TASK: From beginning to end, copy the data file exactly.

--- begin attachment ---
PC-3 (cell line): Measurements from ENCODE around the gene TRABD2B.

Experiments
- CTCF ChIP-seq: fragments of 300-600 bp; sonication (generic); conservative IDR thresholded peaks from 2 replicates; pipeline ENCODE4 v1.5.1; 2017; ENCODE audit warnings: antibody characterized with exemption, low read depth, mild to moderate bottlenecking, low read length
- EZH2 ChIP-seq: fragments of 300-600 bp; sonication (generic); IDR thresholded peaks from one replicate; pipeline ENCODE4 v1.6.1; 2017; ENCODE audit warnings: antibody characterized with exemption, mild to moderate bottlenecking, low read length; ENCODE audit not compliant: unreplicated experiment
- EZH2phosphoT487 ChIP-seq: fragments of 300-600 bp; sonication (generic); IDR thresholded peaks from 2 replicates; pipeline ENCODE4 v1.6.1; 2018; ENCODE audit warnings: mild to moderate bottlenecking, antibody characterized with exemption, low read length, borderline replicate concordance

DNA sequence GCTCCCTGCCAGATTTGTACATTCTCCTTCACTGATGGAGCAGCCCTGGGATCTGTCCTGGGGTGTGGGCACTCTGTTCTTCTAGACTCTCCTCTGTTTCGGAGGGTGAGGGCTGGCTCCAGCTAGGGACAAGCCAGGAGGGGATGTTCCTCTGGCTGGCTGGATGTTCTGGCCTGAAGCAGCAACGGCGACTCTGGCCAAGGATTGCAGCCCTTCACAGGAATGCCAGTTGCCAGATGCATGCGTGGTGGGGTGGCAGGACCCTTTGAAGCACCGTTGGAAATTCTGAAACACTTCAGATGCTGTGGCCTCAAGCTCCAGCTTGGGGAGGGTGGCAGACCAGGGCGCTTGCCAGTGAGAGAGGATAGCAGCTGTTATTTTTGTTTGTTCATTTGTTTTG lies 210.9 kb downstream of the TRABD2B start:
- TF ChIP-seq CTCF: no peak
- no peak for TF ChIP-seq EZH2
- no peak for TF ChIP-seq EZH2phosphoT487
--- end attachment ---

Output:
PC-3 (cell line): Measurements from ENCODE around the gene TRABD2B.

Experiments
- CTCF ChIP-seq: fragments of 300-600 bp; sonication (generic); conservative IDR thresholded peaks from 2 replicates; pipeline ENCODE4 v1.5.1; 2017; ENCODE audit warnings: antibody characterized with exemption, low read depth, mild to moderate bottlenecking, low read length
- EZH2 ChIP-seq: fragments of 300-600 bp; sonication (generic); IDR thresholded peaks from one replicate; pipeline ENCODE4 v1.6.1; 2017; ENCODE audit warnings: antibody characterized with exemption, mild to moderate bottlenecking, low read length; ENCODE audit not compliant: unreplicated experiment
- EZH2phosphoT487 ChIP-seq: fragments of 300-600 bp; sonication (generic); IDR thresholded peaks from 2 replicates; pipeline ENCODE4 v1.6.1; 2018; ENCODE audit warnings: mild to moderate bottlenecking, antibody characterized with exemption, low read length, borderline replicate concordance

DNA sequence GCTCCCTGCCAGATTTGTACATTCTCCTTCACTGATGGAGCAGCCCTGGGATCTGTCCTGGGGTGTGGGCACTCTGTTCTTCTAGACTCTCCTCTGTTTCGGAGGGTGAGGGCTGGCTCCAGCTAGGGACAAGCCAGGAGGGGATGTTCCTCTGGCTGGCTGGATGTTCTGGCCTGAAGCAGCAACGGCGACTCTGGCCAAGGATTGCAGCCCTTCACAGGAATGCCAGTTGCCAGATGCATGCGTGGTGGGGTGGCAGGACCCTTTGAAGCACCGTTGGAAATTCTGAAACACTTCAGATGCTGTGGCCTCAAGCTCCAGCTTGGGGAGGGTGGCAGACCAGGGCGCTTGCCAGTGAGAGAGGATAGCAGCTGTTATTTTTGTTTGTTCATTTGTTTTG lies 210.9 kb downstream of the TRABD2B start:
- TF ChIP-seq CTCF: no peak
- no peak for TF ChIP-seq EZH2
- no peak for TF ChIP-seq EZH2phosphoT487